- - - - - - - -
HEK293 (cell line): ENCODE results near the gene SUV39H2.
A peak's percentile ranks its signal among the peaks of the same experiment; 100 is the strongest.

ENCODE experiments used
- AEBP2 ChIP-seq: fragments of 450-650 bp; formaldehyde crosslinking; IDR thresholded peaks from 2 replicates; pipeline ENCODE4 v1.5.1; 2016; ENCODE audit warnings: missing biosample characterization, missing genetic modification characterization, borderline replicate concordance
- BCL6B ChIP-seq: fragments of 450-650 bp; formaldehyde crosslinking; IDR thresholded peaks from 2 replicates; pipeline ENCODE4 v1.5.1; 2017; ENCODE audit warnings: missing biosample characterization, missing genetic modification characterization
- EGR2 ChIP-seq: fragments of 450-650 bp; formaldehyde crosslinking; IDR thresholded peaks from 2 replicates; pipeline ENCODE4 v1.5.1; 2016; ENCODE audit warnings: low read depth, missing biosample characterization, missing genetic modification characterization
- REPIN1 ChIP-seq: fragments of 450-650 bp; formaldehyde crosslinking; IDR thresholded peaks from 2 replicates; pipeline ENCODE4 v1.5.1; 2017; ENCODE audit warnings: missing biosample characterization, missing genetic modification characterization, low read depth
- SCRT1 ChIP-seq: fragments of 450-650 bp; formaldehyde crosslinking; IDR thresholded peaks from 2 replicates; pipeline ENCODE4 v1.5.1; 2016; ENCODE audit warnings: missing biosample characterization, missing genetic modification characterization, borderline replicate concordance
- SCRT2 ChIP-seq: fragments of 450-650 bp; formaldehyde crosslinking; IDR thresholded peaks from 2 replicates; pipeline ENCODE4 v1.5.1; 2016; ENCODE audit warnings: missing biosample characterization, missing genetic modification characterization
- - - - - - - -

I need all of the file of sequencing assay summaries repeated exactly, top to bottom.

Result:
HEK293 (cell line): ENCODE results near the gene SUV39H2.
A peak's percentile ranks its signal among the peaks of the same experiment; 100 is the strongest.

ENCODE experiments used
- AEBP2 ChIP-seq: fragments of 450-650 bp; formaldehyde crosslinking; IDR thresholded peaks from 2 replicates; pipeline ENCODE4 v1.5.1; 2016; ENCODE audit warnings: missing biosample characterization, missing genetic modification characterization, borderline replicate concordance
- BCL6B ChIP-seq: fragments of 450-650 bp; formaldehyde crosslinking; IDR thresholded peaks from 2 replicates; pipeline ENCODE4 v1.5.1; 2017; ENCODE audit warnings: missing biosample characterization, missing genetic modification characterization
- EGR2 ChIP-seq: fragments of 450-650 bp; formaldehyde crosslinking; IDR thresholded peaks from 2 replicates; pipeline ENCODE4 v1.5.1; 2016; ENCODE audit warnings: low read depth, missing biosample characterization, missing genetic modification characterization
- REPIN1 ChIP-seq: fragments of 450-650 bp; formaldehyde crosslinking; IDR thresholded peaks from 2 replicates; pipeline ENCODE4 v1.5.1; 2017; ENCODE audit warnings: missing biosample characterization, missing genetic modification characterization, low read depth
- SCRT1 ChIP-seq: fragments of 450-650 bp; formaldehyde crosslinking; IDR thresholded peaks from 2 replicates; pipeline ENCODE4 v1.5.1; 2016; ENCODE audit warnings: missing biosample characterization, missing genetic modification characterization, borderline replicate concordance
- SCRT2 ChIP-seq: fragments of 450-650 bp; formaldehyde crosslinking; IDR thresholded peaks from 2 replicates; pipeline ENCODE4 v1.5.1; 2016; ENCODE audit warnings: missing biosample characterization, missing genetic modification characterization